In almost all cases the head is represented from a side view in outline. In an Egyptian profile, not half but the whole eye stares out from the side of the head. The legs are also in profile, but the body is turned fully to the front, making the figure's body appear twisted. Walking figures have both feet flat on the ground, rather than having part of one foot lifted. Most men are shown in pleated linen kilts and women wear short-sleeved linen dresses. Gods are depicted larger than humans in the same scene.


LINK
-DT



posted on Feb, 17 2006 @ 01:09 PM
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Well, from the text you have it says it's Deities and the only diety I can find that was drawn head on like that was Bes. But that sure doesn't look like the dwarf god.



Exceptions were rare but nevertheless occurred sometimes to facilitate a certain movement of the arms. An interesting exception was the dwarf god Bes, who was depicted in two-dimensional art with his face seen from the front, just like in sculpture.




-DT



posted on Feb, 17 2006 @ 02:28 PM
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Not too easy to find pictures of eh? heh.
Anyways, here's a recreation of the front :




And one of the side...opposite of what you have I believe :




-DT



posted on Feb, 19 2006 @ 10:45 AM
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Thanks for the input, Derek!! Nice shot of the other part of the shrine, I don't think I've seen that one before.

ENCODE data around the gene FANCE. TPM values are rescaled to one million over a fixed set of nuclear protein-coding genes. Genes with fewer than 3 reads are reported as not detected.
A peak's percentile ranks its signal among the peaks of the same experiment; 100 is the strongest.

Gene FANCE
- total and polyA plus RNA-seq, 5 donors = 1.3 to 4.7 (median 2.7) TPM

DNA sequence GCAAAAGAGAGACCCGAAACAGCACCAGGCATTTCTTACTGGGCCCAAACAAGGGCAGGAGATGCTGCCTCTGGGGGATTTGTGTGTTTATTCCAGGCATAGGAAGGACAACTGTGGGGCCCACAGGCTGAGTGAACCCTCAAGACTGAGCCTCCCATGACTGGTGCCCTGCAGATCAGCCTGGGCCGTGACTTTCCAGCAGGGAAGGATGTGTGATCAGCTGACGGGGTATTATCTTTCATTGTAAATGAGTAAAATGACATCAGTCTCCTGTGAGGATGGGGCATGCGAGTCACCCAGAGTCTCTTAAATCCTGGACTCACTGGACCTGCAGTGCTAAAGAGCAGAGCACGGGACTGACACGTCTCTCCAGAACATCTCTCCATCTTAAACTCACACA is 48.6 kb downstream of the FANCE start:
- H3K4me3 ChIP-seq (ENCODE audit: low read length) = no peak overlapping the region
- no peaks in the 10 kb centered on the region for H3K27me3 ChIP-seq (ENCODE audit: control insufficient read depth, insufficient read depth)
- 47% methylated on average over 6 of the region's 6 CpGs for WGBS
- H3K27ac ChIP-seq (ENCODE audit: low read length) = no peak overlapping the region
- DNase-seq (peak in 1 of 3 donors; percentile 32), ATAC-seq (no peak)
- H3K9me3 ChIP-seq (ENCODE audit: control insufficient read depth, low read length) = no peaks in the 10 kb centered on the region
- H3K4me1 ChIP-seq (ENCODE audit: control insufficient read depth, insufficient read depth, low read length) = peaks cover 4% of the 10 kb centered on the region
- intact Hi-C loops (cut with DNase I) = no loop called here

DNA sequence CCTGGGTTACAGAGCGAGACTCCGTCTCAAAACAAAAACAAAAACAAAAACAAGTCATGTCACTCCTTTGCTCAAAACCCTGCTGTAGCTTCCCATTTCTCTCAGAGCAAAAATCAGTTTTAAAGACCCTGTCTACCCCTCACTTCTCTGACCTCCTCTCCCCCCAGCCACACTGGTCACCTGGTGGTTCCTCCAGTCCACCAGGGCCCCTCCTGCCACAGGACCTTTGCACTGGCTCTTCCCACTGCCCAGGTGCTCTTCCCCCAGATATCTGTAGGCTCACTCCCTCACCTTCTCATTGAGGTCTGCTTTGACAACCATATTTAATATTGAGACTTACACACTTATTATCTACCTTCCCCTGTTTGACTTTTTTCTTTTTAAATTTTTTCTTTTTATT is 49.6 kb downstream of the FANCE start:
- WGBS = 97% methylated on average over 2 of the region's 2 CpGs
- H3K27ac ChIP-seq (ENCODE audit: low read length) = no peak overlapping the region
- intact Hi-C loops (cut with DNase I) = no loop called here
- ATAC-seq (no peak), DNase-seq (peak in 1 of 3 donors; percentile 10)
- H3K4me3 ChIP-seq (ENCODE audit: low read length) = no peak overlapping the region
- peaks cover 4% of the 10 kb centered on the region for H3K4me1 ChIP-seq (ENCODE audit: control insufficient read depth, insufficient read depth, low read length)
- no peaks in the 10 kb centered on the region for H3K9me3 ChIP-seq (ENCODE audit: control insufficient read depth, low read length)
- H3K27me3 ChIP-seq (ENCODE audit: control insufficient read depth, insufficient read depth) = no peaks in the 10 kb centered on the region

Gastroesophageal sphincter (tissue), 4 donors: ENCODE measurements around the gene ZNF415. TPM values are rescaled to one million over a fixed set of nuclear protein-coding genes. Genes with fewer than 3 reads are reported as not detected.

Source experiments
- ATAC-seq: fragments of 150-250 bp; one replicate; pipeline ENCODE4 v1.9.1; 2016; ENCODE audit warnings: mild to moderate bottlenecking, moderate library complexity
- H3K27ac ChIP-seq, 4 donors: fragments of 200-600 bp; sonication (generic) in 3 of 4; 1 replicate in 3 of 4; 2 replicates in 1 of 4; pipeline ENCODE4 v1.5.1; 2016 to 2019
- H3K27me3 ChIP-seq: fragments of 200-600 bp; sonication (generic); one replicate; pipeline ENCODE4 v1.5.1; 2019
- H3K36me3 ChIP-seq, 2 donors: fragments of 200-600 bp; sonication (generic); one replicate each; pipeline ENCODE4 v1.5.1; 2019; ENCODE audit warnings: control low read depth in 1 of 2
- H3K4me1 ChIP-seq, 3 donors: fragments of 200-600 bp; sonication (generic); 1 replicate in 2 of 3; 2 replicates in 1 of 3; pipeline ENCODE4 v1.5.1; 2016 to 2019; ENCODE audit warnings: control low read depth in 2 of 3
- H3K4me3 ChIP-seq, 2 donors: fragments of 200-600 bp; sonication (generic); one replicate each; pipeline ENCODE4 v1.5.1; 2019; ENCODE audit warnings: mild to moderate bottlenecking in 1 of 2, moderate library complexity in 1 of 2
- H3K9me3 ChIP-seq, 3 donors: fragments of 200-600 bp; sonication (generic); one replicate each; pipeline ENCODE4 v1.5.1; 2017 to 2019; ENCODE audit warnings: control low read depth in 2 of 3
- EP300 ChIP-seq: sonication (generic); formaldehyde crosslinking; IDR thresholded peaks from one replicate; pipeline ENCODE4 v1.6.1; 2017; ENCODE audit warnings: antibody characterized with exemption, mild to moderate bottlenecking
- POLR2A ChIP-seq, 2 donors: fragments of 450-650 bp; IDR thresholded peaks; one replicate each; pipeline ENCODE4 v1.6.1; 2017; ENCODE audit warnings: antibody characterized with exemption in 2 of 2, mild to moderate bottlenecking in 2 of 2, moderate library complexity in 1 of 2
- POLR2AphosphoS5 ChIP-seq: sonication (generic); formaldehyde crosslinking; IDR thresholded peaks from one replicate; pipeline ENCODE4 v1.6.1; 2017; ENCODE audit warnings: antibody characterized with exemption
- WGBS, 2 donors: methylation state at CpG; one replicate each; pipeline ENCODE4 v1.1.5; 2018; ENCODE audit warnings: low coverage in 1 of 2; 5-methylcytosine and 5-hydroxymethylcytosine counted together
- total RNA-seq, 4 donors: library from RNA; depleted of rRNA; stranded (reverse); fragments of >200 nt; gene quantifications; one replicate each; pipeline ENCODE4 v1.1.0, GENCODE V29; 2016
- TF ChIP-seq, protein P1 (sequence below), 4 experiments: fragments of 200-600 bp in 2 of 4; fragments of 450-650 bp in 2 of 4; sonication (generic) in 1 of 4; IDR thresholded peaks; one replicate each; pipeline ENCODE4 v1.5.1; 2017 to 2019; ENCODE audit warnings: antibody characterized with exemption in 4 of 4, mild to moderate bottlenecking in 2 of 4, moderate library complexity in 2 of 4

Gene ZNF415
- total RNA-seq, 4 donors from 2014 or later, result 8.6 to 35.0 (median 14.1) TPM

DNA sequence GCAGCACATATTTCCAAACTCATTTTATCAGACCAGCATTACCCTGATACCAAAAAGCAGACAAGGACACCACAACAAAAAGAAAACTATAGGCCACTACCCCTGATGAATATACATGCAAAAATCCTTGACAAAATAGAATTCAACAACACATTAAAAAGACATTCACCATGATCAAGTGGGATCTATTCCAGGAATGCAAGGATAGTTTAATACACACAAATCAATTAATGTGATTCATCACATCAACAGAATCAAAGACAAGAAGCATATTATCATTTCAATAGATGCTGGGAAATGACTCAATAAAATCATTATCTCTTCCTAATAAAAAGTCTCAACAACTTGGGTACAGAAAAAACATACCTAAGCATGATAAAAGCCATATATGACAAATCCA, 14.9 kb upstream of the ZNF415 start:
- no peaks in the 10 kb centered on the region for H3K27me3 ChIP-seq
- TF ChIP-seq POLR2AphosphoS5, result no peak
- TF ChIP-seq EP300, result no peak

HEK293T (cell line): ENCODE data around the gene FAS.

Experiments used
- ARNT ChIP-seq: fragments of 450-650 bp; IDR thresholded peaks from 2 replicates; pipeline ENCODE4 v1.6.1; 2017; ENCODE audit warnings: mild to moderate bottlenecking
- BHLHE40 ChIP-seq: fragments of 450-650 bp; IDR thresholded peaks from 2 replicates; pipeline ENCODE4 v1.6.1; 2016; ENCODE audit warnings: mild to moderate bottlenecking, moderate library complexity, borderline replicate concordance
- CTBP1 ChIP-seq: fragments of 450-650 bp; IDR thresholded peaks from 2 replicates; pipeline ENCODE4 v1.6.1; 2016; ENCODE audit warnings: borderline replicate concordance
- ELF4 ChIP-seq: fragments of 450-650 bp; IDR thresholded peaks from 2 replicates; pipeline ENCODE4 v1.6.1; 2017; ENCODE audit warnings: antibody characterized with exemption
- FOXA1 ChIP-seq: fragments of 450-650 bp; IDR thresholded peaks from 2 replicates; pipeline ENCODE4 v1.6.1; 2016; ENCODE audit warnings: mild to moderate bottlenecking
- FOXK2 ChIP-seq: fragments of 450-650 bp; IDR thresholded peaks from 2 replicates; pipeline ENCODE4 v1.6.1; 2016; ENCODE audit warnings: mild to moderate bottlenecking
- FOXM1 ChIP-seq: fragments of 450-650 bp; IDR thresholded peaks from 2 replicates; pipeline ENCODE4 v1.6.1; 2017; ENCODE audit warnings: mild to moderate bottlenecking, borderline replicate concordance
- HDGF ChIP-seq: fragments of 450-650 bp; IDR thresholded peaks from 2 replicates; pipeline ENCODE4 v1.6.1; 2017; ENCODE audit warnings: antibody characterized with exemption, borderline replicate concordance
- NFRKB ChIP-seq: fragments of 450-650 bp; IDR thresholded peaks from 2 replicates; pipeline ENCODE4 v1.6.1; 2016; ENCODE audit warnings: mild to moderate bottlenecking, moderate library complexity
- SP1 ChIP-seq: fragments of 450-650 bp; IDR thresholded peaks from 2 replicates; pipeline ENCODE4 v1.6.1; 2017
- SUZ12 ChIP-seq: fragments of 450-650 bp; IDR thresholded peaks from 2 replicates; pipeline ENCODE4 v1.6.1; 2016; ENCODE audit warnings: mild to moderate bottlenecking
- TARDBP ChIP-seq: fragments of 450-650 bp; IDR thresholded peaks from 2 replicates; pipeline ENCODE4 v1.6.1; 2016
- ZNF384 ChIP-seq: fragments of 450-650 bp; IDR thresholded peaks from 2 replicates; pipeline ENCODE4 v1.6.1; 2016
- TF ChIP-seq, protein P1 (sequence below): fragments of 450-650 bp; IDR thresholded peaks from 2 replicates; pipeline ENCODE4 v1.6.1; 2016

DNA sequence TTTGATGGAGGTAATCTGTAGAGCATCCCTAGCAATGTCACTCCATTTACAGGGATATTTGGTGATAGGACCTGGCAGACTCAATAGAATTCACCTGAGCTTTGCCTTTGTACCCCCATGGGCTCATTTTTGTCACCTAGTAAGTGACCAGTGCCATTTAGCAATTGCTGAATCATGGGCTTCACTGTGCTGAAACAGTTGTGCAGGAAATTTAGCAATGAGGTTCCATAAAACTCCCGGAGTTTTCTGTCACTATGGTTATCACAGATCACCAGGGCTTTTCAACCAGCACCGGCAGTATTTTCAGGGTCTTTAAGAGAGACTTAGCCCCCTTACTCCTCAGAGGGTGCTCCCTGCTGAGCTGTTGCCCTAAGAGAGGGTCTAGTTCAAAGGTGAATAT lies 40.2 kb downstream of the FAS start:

If you find a good site with more of the stuff from Tut's tomb, drop me a link. Does a complete inventory exist online?? ( I'm betting there's a $ book somewhere with a full list, and photos of all, but I'm too strapped to be buying 'picture' books! LOL! Sigh.. )

I had looked at Bes, but he's usually shown with a beard. He's in the list on the left, along with a whole bunch of others...all of which I looked at! ( And the kings list as well.)
www.nemo.nu...

Could he be Amsit ? (Imsety, Mestha,or Ameshet) Human faced, son of Horus....guards the liver... right at home among the underworld types, but he has a different face, a much better looking guy! www.nemo.nu...

Maybe they had a, not so skilled temp artist in that day, or one who just decided to put himself into the 'crowd'.....I've know outdoor billboard painters to do things like that!! ( sort of 'Kilroy was here'.....)??

(Edit for speeling!)

[edit on 19-2-2006 by frayed1]



posted on Feb, 19 2006 @ 12:46 PM
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Hmm! I'm stumped!!


Originally posted by frayed1
Had Alfred E. Newman visited ancient Egypt??!! LOL!

SHHH!!!! DON'T TELL ANYONE!!!! It's a top secret CIA-Reptitling project called... Project Slurpee!


He appears on a shrine from Tut's burial chamber, along with other figures...He's on the left. His face also appears among the hieroglyphs lower down in front of him, but they do not appear to give his 'name', since it is not written as a cartouche.

Probably one of the guardians... a son of Horus is a good guess, but I'll have to go look and see who it might be.



This seems to be him again on another part of the same shrine....very small, above the full size figure of a goddess.